On Saturday, Chelsea Clinton gave birth to her second child, a baby boy named Aidan. He's also the second grandchild to Bill and Hillary Clinton, the latter of whom (needless to say) currently has a whole lot of things going on ― running for president probably doesn't leave as much time to celebrate a new addition to the family as much as someone might want. And Chelsea's been heavily involved in the campaign too, which raises an interesting question: How long until Chelsea Clinton returns to campaigning for Hillary?
There's a pretty obvious answer to this one, really, and that's "however long she wants." While countless lower and middle class parents don't necessarily have the luxury to take all the time they might want to spend with their newborn ― all the more reason for some new laws on paid family leave ― that's not the position Chelsea is in. Given her prominence, her family background, and her previous high-paying jobs, she'll be in fine financial shape to take however long she wants.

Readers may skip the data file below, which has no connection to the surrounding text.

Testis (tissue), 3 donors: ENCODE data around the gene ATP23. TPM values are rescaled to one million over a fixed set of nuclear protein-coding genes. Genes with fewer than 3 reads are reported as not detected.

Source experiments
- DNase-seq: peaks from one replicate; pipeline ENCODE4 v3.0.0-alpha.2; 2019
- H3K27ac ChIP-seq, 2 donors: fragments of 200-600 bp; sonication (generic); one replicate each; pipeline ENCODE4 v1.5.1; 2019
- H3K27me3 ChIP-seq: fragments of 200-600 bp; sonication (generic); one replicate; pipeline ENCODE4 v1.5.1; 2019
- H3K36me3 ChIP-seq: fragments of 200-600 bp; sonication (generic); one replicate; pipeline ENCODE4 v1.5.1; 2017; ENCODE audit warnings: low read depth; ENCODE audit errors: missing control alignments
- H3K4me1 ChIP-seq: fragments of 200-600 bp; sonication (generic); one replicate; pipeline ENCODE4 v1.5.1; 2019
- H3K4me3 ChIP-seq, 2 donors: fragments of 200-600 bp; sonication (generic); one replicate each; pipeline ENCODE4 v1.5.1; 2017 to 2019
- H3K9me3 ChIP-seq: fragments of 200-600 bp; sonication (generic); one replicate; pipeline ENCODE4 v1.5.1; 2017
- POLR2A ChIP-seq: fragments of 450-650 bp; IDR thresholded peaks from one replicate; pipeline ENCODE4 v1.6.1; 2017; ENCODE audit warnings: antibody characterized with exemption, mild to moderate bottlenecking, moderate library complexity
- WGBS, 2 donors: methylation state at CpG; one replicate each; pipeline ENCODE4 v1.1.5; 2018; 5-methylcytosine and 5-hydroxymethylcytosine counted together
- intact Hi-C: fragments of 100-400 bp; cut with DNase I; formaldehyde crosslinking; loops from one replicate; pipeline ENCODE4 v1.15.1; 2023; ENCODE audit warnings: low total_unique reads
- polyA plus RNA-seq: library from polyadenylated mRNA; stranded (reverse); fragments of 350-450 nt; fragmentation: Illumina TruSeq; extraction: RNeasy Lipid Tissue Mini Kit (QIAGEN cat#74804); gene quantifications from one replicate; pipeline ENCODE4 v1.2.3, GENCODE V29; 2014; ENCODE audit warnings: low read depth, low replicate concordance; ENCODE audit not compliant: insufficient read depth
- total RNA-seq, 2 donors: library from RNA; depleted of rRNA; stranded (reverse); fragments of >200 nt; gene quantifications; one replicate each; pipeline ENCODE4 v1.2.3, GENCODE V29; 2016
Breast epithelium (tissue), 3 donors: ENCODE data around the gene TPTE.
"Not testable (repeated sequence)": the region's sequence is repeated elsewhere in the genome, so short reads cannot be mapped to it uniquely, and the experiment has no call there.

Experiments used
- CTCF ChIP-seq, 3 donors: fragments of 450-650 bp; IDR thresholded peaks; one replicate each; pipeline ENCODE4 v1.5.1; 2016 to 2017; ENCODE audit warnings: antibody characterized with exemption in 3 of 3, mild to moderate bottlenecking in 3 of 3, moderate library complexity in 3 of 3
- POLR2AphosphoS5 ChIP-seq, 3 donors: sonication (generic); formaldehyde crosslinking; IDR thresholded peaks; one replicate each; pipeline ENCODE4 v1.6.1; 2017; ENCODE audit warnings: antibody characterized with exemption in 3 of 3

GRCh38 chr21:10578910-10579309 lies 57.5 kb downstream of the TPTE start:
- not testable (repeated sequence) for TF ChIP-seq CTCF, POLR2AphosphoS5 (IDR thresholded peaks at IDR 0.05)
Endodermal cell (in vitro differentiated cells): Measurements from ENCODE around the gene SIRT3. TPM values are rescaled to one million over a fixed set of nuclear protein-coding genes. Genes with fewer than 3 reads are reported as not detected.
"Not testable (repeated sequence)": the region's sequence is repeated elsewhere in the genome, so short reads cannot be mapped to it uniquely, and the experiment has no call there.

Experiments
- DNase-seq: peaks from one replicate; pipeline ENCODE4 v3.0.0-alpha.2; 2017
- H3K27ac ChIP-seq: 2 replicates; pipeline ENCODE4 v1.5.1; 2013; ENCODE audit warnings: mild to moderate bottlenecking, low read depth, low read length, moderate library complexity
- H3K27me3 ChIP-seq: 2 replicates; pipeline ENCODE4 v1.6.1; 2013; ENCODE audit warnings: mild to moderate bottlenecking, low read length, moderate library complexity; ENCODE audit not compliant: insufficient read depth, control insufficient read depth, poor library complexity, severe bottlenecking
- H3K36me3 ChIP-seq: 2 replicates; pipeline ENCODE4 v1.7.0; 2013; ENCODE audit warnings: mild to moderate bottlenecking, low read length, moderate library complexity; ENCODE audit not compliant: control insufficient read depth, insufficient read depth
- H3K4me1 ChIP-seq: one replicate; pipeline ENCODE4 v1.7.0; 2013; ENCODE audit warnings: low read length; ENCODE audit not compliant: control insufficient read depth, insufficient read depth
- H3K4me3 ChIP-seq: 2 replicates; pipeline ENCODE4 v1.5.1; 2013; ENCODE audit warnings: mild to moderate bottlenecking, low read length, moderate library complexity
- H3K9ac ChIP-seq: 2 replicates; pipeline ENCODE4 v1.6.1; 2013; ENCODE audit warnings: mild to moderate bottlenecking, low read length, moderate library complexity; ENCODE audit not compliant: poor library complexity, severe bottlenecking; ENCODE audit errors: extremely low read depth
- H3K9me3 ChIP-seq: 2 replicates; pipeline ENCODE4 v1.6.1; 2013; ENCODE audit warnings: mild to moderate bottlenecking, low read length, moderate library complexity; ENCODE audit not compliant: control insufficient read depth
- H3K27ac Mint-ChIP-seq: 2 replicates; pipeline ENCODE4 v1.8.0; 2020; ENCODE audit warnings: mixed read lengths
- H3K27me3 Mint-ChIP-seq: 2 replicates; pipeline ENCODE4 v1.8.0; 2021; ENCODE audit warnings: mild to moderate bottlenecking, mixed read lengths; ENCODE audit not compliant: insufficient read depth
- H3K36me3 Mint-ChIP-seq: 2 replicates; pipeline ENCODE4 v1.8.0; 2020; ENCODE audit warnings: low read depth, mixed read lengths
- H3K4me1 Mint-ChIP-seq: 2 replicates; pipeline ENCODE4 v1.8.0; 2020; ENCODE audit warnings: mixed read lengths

There is one particularly interesting way of looking at it, however ― how long would it take for Chelsea to hit the campaign trail again if she followed her mother's own proposed reforms on paternal leave?
The official Clinton campaign position, as laid out on their website, is that both men and women will be assured up to 12 weeks ― three months, in other words ― of paid leave to care for a newborn child. If Chelsea were to follow that trajectory, spending the next three months with Aidan (full name Aidan Clinton Mezvinsky, with her husband, Marc Mezvinsky), that would mean she'd be back working with the campaign in mid-to-late September, with just about a month-and-a-half to go in the general election.
Obviously, how much downtime either Chelsea or her husband takes is entirely up to them, and there's no guarantee you won't see her back on the trail sometime far sooner than three months from now. But it's worth noting that that's what Hillary Clinton is herself proposing to guarantee new parents, regardless of their gender ― while maternal leave places the full weight of child care on women, paternal leave is a considerably more progressive idea.
In any event, Chelsea and Marc will probably have their hands full over the next several months, with both a newborn and a toddler on their hands ― Aidan joins their one-and-a-half-year-old daughter, Charlotte, who was born in 2014.